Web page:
3. WTO and Dumping
4. EU and Dumping
4.1 EU and Dumping in general
4.2 EU and the Chinese shoe dumping case
4.2.1 Voices from Europe
4.2.2 Voices from China
4.3 Discussion of impacts
4.3.1 Price increase
4.3.3 Reduced choice
4.3.4 Further arguments
The press release of the European Commission of October the 5th was short, but the impacts and the story behind the release was more than eminent for Europe, China and Vietnam. On October the 5th the Council adopted a definitive anti dumping duty on imports into the EU of special leather footwear from China and Vietnam starting October the 7th. This measure will be installed for two years. The regulation is aimed at protecting the EU footwear market by imposing duties of 16,5% and 10% on leather footwear imports from China and Vietnam, respectively.
Before the installing of the measures the Commission initiated investigations in July 2005. In April provisional anti dumping duties had been adopted.
The following paper will tackle the topic of the anti-dumping measures adopted by the European Commission. First, I will go over the definition of dumping. After this, I will explain the role of the WTO in cases of dumping. In the next chapter I will talk about dumping cases in the EU from China in general. The next part deals with the case of anti dumping, concerning special leather shoes from China and Vietnam. Different voices from Europe and China will be covered, including the discussion of the impacts of the adopted measures.
In economics, "dumping" can refer to any kind of predatory pricing, and is by most definitions a form of price discrimination. Dumping in context of international trade law, is defined as the act of a manufacturer in one country exporting a product to another country at an unreasonable low price. This price is often below the costs of production.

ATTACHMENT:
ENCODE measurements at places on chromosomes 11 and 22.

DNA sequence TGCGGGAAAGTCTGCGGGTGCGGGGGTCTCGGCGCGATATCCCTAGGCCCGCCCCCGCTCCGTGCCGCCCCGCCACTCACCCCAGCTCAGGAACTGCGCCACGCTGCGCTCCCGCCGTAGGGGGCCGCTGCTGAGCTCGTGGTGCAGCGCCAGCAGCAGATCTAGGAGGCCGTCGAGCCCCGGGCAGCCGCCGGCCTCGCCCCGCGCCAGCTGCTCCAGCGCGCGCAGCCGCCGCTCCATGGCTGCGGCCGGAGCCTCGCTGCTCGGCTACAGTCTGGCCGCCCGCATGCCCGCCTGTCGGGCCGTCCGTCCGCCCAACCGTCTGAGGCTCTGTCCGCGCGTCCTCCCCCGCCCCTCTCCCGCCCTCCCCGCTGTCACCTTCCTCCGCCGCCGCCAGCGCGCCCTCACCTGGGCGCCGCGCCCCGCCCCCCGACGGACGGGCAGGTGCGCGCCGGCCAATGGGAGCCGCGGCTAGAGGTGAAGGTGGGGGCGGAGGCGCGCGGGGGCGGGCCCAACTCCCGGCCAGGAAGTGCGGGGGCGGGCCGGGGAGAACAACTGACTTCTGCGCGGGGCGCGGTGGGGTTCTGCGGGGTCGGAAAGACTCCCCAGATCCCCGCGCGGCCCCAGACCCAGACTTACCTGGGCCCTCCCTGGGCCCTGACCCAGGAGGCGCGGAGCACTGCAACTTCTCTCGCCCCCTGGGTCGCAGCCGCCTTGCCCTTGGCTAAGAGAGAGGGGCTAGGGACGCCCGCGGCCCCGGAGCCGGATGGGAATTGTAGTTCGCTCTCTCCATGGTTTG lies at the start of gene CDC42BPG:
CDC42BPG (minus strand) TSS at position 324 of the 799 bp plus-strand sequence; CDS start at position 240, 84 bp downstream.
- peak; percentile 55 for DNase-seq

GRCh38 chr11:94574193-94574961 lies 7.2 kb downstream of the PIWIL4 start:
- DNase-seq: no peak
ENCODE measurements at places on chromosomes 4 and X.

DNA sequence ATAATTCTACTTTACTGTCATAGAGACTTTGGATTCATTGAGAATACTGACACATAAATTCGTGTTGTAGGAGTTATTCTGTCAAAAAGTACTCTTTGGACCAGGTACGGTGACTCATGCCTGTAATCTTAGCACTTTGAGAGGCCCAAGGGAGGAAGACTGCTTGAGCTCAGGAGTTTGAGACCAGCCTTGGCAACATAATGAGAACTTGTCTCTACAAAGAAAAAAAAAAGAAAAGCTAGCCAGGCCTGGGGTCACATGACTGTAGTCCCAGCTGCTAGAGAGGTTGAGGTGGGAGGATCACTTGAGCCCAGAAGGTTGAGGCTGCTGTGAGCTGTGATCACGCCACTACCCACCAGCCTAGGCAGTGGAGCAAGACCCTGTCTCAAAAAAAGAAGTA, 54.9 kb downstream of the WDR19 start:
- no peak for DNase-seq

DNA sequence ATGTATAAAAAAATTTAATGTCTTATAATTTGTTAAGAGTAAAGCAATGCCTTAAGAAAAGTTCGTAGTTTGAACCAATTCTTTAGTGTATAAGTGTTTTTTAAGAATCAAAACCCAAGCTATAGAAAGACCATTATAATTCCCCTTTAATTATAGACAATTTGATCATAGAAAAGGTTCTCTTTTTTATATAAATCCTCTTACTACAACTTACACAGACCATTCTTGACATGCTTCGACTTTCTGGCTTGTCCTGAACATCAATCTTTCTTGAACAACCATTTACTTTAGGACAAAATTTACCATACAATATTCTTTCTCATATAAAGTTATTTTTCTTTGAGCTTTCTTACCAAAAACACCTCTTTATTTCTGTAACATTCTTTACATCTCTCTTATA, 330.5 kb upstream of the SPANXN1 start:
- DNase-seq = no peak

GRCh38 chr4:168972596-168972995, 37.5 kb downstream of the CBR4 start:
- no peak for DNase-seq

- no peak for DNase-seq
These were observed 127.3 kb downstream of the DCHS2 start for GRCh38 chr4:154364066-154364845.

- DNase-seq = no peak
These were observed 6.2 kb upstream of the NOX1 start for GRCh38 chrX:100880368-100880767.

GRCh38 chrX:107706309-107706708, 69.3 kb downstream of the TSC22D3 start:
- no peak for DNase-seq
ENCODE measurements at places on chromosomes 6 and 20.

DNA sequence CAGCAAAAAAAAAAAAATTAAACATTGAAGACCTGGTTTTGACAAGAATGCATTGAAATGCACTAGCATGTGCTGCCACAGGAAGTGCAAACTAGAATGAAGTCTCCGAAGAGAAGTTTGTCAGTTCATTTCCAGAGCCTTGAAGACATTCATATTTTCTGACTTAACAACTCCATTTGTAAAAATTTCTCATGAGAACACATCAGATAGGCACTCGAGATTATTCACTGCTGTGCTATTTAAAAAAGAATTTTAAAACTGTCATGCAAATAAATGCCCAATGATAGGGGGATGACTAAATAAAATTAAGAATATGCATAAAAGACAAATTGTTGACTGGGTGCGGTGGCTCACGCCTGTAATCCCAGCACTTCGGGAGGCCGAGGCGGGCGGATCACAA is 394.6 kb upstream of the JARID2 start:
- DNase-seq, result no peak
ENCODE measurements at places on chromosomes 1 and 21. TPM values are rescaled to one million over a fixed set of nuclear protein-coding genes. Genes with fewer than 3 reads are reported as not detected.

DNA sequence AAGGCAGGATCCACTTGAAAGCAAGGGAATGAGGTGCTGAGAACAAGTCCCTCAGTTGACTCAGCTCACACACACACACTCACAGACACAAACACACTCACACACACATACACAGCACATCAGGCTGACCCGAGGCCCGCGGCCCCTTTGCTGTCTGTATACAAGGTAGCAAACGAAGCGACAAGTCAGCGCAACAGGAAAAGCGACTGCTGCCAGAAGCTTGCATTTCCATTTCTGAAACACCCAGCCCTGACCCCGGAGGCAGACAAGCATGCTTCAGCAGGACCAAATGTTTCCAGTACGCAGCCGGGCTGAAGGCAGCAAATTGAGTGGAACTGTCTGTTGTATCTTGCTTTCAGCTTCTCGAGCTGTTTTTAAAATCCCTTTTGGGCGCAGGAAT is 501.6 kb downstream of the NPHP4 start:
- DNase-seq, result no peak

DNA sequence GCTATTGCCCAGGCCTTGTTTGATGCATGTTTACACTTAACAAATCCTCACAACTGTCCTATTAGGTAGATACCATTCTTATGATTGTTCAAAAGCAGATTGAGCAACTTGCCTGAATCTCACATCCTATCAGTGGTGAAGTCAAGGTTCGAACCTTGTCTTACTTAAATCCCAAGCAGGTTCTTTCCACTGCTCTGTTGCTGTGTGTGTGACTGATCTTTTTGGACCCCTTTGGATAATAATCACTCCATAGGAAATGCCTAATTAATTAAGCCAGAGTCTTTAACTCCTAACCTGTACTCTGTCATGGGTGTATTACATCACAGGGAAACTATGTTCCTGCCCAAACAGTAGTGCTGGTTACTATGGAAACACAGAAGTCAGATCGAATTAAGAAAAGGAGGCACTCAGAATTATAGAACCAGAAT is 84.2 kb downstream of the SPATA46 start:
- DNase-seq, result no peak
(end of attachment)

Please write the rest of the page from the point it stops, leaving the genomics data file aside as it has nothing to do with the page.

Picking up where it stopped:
A company using dumping often dumping accepts short term losses to gain long term advantages. Goals that can be achieved by dumping are as follows:
- To gain market share
- To eliminate other companies and to establish a monopoly
- To get access to a market
- To get a special customer,
Sometimes countries support their industry with subsidies and other measures to export their goods under the costs of production. These cases are often based on economic-political grounds.
The advocates of dumping see dumping as beneficial for customers. The main reason for this believe is that customers have to pay a cheaper price in case of dumping. However advocates of labourers and workers condemn dumping as it can also lead to an exploit of the workforces.
A standard technical definition of dumping is the act of charging a lower price for a good in a foreign market than one charges for the same good in a domestic market, such that the foreign market is "injured”. This is often referred to as selling at less than "fair value." True dumping is actually very difficult under free trade, and is condemned but not prohibited by the WTO.